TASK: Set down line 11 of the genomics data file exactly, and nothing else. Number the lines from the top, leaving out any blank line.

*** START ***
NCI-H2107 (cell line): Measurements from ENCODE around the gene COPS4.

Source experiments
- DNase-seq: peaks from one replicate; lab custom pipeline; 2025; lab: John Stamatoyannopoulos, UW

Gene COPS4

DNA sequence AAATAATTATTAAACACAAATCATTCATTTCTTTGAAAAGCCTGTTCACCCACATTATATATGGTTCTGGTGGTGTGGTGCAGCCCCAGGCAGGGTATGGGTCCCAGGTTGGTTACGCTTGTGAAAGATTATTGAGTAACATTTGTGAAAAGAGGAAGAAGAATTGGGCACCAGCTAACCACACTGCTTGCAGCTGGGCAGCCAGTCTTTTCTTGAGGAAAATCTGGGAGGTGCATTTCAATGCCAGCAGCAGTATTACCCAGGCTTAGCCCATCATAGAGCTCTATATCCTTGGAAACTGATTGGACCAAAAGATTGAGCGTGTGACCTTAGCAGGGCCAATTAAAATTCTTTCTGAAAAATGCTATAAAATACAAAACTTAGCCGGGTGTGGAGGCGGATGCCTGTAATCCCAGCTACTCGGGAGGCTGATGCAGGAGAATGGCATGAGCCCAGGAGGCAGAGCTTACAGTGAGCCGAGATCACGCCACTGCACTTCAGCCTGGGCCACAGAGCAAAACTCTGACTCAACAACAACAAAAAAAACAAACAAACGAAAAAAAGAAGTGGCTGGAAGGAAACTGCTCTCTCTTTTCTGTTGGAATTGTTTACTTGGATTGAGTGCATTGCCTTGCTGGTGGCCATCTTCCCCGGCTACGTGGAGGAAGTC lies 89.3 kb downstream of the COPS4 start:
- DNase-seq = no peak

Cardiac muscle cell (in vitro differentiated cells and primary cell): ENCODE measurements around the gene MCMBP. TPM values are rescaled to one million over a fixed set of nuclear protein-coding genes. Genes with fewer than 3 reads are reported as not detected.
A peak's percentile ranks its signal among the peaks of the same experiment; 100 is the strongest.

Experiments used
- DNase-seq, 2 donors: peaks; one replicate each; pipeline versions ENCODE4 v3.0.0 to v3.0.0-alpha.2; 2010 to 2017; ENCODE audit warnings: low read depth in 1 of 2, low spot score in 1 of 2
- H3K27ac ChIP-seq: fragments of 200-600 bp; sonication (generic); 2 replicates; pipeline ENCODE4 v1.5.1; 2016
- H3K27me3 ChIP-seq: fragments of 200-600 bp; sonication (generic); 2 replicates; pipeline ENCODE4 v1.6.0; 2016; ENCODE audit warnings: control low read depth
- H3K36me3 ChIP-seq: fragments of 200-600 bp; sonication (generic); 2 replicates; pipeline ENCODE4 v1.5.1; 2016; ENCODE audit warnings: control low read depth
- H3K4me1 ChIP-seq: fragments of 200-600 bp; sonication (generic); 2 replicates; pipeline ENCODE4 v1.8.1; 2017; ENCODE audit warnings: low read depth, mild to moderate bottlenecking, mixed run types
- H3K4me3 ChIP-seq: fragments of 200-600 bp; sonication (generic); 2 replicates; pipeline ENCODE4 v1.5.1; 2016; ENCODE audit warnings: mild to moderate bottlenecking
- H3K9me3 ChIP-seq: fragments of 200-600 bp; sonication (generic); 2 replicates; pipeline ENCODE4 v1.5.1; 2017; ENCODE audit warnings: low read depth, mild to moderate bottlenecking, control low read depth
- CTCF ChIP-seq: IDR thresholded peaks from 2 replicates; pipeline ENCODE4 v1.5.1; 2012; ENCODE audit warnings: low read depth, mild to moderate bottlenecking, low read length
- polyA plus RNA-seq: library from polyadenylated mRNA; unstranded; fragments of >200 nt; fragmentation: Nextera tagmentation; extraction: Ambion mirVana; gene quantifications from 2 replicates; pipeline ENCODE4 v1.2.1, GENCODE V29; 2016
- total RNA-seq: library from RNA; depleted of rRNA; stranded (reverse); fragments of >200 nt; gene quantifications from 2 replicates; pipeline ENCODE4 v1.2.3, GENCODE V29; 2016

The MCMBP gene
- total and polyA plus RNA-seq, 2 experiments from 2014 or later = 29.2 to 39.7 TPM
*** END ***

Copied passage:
- H3K27ac ChIP-seq: fragments of 200-600 bp; sonication (generic); 2 replicates; pipeline ENCODE4 v1.5.1; 2016